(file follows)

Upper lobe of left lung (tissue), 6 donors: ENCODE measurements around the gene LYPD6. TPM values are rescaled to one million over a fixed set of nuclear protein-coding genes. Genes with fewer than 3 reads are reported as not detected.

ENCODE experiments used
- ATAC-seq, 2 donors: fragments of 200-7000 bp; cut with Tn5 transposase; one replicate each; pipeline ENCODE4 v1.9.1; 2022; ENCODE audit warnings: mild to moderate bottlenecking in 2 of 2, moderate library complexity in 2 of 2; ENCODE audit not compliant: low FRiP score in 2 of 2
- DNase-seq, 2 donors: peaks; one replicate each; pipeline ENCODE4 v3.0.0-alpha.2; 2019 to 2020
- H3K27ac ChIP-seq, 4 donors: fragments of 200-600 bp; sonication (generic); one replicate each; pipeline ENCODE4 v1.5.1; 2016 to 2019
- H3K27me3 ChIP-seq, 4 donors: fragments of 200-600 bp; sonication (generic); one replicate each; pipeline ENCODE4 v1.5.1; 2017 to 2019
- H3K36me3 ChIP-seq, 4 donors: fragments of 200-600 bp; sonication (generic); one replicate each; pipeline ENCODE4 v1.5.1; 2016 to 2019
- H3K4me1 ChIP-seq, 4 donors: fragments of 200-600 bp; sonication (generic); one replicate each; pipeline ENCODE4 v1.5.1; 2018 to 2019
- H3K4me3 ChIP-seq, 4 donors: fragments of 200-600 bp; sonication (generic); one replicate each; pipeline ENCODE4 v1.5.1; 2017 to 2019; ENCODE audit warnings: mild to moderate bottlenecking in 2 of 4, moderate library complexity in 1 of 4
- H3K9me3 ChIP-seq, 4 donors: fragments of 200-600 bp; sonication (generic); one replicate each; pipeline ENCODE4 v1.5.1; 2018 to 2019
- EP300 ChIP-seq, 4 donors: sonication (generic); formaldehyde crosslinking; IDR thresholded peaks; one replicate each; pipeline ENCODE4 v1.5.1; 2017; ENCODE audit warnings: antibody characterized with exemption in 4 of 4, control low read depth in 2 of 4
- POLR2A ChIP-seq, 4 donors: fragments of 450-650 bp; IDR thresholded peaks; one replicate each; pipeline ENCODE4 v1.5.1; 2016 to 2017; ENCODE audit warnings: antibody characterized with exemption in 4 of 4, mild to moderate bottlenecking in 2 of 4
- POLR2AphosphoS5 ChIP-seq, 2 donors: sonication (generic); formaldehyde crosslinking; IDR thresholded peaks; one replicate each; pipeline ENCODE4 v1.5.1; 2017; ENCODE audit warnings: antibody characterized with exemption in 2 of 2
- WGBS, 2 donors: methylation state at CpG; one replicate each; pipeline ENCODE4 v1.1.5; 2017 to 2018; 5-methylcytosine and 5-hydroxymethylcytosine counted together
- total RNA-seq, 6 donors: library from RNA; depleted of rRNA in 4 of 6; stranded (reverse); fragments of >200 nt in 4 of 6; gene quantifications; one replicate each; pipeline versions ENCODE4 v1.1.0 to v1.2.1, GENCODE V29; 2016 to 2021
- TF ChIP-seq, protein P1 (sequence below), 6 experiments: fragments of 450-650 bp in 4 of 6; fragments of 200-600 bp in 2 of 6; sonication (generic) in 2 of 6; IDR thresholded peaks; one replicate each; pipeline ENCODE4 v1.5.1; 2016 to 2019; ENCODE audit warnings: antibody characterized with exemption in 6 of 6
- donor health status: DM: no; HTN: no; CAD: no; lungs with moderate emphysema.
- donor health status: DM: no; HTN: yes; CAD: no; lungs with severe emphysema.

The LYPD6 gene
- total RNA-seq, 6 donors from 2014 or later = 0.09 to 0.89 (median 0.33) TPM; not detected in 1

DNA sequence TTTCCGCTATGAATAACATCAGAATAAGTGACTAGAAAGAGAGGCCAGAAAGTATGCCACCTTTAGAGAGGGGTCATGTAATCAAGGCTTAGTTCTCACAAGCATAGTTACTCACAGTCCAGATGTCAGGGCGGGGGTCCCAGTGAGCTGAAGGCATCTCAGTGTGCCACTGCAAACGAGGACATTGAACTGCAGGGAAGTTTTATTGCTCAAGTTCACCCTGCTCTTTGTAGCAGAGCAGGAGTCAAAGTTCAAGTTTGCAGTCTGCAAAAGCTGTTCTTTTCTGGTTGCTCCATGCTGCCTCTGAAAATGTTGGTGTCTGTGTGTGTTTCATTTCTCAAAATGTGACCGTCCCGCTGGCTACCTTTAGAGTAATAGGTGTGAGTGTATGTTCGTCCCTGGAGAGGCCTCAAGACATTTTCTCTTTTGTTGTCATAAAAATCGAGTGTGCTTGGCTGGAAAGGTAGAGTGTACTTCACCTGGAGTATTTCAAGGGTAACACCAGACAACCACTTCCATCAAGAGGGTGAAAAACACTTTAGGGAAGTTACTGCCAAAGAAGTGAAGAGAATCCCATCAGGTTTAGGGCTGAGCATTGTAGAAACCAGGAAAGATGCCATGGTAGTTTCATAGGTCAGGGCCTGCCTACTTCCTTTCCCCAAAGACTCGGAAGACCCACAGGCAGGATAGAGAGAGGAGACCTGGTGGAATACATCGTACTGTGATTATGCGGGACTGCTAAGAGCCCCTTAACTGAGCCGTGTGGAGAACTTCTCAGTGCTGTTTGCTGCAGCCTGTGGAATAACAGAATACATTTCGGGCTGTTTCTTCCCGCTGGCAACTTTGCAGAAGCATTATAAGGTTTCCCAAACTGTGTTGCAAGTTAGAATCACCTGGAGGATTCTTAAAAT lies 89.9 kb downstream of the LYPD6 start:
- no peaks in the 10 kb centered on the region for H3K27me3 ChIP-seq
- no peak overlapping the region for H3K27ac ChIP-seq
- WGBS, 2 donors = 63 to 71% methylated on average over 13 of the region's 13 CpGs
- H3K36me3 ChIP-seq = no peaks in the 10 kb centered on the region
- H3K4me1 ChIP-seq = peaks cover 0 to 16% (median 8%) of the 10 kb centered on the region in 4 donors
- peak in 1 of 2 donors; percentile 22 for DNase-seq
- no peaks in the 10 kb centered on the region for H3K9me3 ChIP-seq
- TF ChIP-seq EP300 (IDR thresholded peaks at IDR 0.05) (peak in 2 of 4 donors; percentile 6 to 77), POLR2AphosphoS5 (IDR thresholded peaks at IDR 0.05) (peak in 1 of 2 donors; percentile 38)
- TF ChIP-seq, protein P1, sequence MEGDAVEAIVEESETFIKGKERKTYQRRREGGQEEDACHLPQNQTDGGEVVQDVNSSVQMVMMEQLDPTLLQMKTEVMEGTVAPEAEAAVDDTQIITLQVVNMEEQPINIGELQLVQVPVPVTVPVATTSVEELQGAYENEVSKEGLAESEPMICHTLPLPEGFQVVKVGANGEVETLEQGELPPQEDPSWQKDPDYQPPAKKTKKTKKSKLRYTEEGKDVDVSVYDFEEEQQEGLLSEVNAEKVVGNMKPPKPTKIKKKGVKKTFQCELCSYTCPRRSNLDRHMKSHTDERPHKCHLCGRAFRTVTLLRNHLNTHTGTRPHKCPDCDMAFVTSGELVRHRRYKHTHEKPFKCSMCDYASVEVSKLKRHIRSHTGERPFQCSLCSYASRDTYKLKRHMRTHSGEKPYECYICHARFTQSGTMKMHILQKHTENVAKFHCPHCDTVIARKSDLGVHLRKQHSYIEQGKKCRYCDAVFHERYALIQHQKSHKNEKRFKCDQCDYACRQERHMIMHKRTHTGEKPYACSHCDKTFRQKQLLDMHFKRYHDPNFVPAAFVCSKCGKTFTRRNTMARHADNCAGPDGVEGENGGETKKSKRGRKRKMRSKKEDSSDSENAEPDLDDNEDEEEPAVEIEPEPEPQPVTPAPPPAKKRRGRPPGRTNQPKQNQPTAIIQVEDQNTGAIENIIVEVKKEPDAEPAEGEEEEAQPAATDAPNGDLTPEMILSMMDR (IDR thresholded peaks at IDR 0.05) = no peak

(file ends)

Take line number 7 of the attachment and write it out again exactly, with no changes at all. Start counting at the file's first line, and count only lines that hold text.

- H3K36me3 ChIP-seq, 4 donors: fragments of 200-600 bp; sonication (generic); one replicate each; pipeline ENCODE4 v1.5.1; 2016 to 2019